Of course all of this would be made “easy” with field testing kits that could detect markers in seedlings…

How far off are we from such tools?!

Jim Sproul

Hi Jim!

Thank you!! It is fun to do and be a part of the learning process, even though how a person can fully implement and use certain technologies can be a bit up in the air for awhile as other tools are advanced too.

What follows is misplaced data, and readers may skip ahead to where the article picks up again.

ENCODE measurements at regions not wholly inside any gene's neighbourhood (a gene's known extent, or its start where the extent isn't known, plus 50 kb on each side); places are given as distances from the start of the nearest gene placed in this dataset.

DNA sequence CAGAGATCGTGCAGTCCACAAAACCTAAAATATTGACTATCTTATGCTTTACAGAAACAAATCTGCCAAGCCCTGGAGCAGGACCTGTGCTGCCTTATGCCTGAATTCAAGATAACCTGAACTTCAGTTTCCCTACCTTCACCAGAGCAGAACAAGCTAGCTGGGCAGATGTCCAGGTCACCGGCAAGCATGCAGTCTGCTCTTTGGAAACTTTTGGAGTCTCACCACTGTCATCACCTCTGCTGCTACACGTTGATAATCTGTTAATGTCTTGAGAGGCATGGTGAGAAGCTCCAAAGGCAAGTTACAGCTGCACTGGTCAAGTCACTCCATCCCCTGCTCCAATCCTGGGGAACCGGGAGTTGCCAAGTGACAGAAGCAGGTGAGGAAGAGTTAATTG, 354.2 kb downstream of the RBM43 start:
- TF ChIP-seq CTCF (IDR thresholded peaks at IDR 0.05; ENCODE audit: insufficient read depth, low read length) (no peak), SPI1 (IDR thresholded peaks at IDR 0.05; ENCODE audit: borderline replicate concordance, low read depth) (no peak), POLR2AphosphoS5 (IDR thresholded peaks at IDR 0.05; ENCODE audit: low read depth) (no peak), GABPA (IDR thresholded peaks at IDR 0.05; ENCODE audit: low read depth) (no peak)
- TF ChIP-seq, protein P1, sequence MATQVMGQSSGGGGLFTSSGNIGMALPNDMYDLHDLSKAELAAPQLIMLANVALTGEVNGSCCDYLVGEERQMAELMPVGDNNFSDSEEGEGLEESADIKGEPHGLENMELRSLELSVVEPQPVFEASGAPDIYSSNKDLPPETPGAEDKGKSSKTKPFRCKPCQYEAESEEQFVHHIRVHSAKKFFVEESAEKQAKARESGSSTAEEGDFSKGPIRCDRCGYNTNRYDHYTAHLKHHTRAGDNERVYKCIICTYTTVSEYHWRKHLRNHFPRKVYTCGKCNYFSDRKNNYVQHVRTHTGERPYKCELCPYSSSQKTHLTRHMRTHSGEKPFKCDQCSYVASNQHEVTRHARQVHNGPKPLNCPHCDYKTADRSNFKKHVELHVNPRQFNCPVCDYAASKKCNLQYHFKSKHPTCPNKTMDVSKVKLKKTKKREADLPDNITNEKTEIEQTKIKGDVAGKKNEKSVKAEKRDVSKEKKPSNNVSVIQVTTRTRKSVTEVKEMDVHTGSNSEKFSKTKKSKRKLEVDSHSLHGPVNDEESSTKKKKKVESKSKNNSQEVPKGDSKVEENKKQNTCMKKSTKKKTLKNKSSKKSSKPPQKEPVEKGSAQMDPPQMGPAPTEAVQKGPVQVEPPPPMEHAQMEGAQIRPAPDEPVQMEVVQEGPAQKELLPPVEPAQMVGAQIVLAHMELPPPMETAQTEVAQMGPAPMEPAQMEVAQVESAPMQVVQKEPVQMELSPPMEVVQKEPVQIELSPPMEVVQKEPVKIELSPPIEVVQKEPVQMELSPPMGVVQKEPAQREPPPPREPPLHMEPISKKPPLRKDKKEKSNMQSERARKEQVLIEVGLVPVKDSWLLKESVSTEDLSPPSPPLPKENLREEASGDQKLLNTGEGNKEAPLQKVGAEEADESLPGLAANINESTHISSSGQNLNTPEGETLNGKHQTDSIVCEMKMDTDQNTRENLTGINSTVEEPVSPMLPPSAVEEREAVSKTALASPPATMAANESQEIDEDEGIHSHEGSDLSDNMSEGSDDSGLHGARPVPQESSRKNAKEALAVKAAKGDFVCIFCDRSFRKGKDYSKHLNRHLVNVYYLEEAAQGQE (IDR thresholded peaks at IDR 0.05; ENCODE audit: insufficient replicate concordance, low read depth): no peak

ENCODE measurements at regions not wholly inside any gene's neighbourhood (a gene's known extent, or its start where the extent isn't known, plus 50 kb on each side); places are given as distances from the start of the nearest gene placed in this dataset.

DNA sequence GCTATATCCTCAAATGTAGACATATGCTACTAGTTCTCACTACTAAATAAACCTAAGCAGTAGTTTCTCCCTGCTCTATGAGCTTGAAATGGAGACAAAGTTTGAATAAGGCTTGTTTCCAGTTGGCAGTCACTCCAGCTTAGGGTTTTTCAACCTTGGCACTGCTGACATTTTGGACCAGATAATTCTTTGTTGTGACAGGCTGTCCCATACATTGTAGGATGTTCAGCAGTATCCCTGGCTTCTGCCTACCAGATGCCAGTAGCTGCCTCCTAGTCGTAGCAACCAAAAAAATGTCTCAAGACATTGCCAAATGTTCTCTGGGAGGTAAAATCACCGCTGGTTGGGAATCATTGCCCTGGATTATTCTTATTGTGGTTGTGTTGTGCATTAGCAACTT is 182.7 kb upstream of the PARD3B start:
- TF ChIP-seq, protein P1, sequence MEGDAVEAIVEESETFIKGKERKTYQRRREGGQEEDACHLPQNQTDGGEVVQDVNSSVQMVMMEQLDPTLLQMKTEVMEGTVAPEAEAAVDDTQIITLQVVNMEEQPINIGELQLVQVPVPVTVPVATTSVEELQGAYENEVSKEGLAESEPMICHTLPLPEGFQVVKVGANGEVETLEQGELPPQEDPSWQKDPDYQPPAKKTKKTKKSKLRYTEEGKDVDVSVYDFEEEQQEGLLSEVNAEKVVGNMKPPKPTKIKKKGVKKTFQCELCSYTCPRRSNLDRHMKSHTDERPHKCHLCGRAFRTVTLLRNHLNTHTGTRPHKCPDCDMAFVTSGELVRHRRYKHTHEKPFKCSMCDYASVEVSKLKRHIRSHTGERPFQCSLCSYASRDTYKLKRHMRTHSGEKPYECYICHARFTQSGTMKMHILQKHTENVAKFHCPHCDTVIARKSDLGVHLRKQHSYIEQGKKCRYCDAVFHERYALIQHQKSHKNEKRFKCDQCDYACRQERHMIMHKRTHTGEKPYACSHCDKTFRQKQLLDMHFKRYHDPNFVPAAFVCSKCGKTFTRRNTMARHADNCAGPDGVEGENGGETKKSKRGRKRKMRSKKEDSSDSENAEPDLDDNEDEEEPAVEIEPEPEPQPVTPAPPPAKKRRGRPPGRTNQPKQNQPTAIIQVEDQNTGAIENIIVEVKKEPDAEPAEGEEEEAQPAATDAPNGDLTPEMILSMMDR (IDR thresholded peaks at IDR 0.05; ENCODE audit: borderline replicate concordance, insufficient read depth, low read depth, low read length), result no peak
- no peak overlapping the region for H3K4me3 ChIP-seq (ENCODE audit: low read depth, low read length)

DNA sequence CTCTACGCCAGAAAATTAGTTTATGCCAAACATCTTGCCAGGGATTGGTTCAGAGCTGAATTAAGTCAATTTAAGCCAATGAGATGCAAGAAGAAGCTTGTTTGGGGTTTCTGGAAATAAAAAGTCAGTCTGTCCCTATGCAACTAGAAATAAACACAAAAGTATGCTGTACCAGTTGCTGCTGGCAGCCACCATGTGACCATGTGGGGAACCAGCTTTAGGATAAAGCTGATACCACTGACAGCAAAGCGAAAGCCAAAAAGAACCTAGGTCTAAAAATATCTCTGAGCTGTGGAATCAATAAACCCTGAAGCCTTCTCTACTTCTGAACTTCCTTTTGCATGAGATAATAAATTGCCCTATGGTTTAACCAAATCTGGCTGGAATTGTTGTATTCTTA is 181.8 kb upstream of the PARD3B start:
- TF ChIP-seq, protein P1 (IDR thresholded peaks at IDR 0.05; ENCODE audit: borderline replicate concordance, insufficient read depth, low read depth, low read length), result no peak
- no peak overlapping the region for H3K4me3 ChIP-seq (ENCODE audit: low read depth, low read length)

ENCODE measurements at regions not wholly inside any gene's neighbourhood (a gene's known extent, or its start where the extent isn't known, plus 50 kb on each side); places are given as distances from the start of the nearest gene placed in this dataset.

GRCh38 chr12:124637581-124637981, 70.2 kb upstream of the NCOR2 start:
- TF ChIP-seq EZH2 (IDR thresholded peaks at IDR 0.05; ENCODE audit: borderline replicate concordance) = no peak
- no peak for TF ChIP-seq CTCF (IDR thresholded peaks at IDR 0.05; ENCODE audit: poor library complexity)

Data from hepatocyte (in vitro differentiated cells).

Jason Zurn and Nahla Bassil have taken the lead on the molecular components and were able to be part of this work because it was a subcomponent of a larger fruit project (their lab works with fruit). With that grant over now, it may be difficult for awhile to get more roses tested with these more expensive and complicated SNP markers. They are wonderful collaborators and have constraints by USDA for what they can/should work on.